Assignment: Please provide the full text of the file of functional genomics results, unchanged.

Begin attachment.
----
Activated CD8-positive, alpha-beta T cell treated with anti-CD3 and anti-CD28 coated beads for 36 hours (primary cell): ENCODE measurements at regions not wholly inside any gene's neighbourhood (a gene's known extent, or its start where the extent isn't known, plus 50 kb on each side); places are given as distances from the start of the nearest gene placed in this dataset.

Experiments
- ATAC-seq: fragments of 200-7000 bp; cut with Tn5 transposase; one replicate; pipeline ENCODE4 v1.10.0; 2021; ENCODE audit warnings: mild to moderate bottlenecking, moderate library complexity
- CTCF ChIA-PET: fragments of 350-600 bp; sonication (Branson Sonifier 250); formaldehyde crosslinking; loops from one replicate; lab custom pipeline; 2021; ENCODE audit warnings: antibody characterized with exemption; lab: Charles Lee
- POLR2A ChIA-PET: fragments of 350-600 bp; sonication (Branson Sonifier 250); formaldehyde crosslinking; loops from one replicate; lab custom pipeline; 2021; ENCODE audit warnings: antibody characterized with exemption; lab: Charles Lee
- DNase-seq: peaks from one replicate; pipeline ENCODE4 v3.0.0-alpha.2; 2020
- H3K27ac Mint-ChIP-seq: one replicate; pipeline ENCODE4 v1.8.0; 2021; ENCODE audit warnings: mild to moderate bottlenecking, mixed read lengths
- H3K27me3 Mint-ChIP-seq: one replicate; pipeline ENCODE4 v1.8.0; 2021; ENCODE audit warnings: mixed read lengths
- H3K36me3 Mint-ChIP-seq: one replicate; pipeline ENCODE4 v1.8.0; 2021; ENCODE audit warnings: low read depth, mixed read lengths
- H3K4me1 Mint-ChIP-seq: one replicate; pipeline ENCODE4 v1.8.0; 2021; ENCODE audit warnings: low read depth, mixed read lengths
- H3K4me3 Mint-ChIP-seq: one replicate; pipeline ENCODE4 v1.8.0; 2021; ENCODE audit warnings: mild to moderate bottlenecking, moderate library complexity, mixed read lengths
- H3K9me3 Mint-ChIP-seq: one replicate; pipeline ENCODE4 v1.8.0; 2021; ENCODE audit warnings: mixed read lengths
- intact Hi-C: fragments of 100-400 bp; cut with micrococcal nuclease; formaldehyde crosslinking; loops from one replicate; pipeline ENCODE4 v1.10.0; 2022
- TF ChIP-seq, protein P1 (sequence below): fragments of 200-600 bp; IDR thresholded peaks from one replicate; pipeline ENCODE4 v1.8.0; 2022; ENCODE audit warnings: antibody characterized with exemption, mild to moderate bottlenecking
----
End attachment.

Activated CD8-positive, alpha-beta T cell treated with anti-CD3 and anti-CD28 coated beads for 36 hours (primary cell): ENCODE measurements at regions not wholly inside any gene's neighbourhood (a gene's known extent, or its start where the extent isn't known, plus 50 kb on each side); places are given as distances from the start of the nearest gene placed in this dataset.

Experiments
- ATAC-seq: fragments of 200-7000 bp; cut with Tn5 transposase; one replicate; pipeline ENCODE4 v1.10.0; 2021; ENCODE audit warnings: mild to moderate bottlenecking, moderate library complexity
- CTCF ChIA-PET: fragments of 350-600 bp; sonication (Branson Sonifier 250); formaldehyde crosslinking; loops from one replicate; lab custom pipeline; 2021; ENCODE audit warnings: antibody characterized with exemption; lab: Charles Lee
- POLR2A ChIA-PET: fragments of 350-600 bp; sonication (Branson Sonifier 250); formaldehyde crosslinking; loops from one replicate; lab custom pipeline; 2021; ENCODE audit warnings: antibody characterized with exemption; lab: Charles Lee
- DNase-seq: peaks from one replicate; pipeline ENCODE4 v3.0.0-alpha.2; 2020
- H3K27ac Mint-ChIP-seq: one replicate; pipeline ENCODE4 v1.8.0; 2021; ENCODE audit warnings: mild to moderate bottlenecking, mixed read lengths
- H3K27me3 Mint-ChIP-seq: one replicate; pipeline ENCODE4 v1.8.0; 2021; ENCODE audit warnings: mixed read lengths
- H3K36me3 Mint-ChIP-seq: one replicate; pipeline ENCODE4 v1.8.0; 2021; ENCODE audit warnings: low read depth, mixed read lengths
- H3K4me1 Mint-ChIP-seq: one replicate; pipeline ENCODE4 v1.8.0; 2021; ENCODE audit warnings: low read depth, mixed read lengths
- H3K4me3 Mint-ChIP-seq: one replicate; pipeline ENCODE4 v1.8.0; 2021; ENCODE audit warnings: mild to moderate bottlenecking, moderate library complexity, mixed read lengths
- H3K9me3 Mint-ChIP-seq: one replicate; pipeline ENCODE4 v1.8.0; 2021; ENCODE audit warnings: mixed read lengths
- intact Hi-C: fragments of 100-400 bp; cut with micrococcal nuclease; formaldehyde crosslinking; loops from one replicate; pipeline ENCODE4 v1.10.0; 2022
- TF ChIP-seq, protein P1 (sequence below): fragments of 200-600 bp; IDR thresholded peaks from one replicate; pipeline ENCODE4 v1.8.0; 2022; ENCODE audit warnings: antibody characterized with exemption, mild to moderate bottlenecking